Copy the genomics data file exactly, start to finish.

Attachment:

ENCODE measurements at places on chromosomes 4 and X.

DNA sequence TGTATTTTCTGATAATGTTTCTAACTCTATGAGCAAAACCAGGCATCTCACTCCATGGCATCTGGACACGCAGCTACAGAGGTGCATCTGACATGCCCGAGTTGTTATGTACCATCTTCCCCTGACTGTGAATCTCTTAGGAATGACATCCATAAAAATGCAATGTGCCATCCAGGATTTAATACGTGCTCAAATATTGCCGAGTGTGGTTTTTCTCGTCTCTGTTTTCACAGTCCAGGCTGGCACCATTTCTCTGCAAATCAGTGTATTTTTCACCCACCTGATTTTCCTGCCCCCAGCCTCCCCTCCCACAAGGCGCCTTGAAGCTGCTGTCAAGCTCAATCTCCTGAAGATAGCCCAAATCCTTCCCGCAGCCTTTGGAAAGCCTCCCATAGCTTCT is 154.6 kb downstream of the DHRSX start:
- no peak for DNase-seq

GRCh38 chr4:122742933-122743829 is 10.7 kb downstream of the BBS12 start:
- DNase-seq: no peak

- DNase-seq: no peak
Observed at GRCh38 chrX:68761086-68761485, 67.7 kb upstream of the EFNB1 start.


ENCODE measurements at places on chromosomes 4 and X.

DNA sequence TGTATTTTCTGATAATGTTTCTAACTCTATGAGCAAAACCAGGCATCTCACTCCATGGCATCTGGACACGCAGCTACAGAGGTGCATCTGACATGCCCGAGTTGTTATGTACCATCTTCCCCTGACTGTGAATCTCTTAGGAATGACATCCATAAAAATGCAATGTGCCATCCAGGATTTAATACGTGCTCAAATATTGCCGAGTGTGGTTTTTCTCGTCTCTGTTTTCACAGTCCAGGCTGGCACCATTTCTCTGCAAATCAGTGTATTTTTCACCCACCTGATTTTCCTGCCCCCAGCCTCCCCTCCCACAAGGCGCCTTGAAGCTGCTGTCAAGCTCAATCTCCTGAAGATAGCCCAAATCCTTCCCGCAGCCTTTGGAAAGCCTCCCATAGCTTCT is 154.6 kb downstream of the DHRSX start:
- no peak for DNase-seq

GRCh38 chr4:122742933-122743829 is 10.7 kb downstream of the BBS12 start:
- DNase-seq: no peak

- DNase-seq: no peak
Observed at GRCh38 chrX:68761086-68761485, 67.7 kb upstream of the EFNB1 start.